As Democrats, we believed that America has a special responsibility to lead the world, by example and diplomacy, toward political and economic freedom.

As New Democrats, we understood that the most important challenge to our role in the world today is to continue and strengthen America’s leadership in the global economy, showing the world that freedom can work to our mutual benefit, and that peaceful competition can lift the standard of living in every part of the globe. We rejected calls for a new isolationism from both political extremes and committed Democrats to an internationalist foreign policy that defended American interests and promoted democratic values in the world.

As Democrats, we believed in activist government, that government can and should play a positive role in our national life. Unlike the Republicans, we don’t believe government is an alien institution: It is the agent of our collective will and our instrument for helping Americans help themselves and each other.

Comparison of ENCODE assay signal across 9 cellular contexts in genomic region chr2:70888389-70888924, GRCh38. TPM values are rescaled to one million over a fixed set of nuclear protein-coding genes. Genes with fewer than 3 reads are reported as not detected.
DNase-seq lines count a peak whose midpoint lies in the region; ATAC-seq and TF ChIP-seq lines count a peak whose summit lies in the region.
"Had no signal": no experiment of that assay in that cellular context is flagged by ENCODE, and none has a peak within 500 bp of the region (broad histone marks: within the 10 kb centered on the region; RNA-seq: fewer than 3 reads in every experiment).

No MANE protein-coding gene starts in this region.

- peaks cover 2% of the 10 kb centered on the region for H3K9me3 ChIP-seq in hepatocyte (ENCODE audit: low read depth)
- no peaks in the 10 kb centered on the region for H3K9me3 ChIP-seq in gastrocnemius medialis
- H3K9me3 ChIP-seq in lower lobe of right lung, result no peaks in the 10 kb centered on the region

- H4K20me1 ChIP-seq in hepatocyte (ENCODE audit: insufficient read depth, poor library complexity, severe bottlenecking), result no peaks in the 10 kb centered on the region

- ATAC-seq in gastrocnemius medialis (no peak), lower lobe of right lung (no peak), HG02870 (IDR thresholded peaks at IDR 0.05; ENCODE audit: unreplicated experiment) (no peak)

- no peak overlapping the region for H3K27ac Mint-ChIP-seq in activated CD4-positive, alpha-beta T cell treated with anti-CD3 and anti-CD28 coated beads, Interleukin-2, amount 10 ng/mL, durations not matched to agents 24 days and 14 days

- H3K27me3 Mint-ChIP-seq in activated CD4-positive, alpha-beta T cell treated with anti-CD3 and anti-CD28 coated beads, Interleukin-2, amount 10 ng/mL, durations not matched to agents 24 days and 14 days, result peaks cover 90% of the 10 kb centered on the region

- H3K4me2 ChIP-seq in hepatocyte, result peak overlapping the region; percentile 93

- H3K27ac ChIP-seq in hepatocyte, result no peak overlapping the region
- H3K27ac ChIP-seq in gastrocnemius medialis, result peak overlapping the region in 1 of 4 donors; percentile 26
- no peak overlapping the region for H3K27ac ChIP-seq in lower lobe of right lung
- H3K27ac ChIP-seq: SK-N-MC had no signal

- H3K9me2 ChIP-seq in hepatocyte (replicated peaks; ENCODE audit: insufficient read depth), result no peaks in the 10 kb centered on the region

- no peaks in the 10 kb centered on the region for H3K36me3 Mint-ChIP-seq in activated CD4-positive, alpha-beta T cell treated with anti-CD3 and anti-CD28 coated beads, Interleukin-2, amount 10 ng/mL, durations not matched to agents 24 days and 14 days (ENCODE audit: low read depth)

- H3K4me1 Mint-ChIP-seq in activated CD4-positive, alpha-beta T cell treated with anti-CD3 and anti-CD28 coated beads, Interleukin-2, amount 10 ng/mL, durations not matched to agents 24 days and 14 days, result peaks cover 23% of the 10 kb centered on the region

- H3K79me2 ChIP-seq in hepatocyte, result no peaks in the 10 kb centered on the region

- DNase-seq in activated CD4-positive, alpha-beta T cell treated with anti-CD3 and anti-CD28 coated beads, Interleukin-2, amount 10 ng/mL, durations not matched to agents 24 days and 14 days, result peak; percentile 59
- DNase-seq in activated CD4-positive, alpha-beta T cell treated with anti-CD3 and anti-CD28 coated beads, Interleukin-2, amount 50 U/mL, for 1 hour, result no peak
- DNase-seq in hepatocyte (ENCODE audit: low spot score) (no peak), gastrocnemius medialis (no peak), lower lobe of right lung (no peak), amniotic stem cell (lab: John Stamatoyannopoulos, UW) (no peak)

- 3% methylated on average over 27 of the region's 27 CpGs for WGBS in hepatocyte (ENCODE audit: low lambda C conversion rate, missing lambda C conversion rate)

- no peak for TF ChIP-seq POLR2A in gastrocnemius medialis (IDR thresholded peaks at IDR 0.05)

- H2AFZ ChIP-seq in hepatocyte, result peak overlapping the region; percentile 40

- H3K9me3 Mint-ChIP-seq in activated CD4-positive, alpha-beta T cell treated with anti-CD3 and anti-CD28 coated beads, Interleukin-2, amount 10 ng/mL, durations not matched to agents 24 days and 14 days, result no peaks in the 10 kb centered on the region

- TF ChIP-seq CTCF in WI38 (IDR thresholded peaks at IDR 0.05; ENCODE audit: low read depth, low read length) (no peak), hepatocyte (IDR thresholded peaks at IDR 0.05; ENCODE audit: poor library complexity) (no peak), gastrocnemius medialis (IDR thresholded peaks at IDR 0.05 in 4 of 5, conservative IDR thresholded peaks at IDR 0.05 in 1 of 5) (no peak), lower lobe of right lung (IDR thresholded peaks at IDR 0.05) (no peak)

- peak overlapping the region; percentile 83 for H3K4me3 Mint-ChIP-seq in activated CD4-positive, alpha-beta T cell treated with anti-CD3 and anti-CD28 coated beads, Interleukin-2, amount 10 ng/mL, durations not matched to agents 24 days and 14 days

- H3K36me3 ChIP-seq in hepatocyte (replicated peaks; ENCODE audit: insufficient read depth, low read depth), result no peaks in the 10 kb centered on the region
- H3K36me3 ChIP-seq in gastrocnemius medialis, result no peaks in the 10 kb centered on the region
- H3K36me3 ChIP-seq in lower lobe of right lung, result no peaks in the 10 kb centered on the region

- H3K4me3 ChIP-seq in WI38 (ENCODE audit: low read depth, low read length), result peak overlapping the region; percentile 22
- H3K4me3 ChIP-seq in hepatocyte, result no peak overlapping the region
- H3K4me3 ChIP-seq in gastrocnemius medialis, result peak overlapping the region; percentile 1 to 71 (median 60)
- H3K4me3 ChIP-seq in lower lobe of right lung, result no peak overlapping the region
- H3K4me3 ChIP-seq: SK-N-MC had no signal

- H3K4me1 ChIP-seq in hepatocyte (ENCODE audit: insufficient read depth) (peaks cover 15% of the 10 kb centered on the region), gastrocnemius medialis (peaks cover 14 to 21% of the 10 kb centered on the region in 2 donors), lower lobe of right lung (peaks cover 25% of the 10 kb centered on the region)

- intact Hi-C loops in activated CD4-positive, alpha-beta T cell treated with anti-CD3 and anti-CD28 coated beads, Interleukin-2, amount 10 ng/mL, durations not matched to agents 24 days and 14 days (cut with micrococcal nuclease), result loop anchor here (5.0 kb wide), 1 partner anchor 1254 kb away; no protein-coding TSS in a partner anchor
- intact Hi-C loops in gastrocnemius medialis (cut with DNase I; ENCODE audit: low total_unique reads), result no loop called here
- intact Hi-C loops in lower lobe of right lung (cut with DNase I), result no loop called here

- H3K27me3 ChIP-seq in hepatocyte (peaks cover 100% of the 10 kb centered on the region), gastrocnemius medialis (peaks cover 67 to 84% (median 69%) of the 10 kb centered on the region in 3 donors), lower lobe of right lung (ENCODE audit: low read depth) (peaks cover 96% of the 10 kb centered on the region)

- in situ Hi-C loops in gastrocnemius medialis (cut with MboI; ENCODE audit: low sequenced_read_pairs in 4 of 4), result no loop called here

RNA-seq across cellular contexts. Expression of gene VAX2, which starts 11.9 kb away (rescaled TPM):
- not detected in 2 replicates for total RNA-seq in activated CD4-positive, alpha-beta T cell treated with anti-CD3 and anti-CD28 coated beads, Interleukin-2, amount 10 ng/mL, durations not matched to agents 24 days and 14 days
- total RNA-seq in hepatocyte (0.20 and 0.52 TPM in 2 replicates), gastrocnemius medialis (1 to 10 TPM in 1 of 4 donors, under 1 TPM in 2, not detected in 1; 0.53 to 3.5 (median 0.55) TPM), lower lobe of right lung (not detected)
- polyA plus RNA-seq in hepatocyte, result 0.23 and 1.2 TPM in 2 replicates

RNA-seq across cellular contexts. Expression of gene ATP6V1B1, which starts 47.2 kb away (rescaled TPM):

As New Democrats, we understood that government must be modernized constantly to deal with the fast changing circumstances of the information age. We believed, as Franklin Roosevelt did, that “new conditions impose new requirements on government and those who conduct government.” That’s why we must consistently modernize government to make sure it equips people with the tools they need to get ahead.

As New Democrats, we called for a revolution in government to take power away from entrenched bureaucracies and narrow interests in Washington and put it back in the hands of ordinary people by making government less centralized, more flexible, and more accountable, and by offering more choices in public services.

“[T]he core principles of the New Democrat movement—opportunity for all, an ethic of mutual responsibility, the core value of community, a global outlook, an emphasis on economic growth and empowering government—and its embodiment of values such as work, family, faith, individual liberty, and inclusion are as viable and useful for meeting today’s challenges as they were for meeting the challenges of the 1990s.”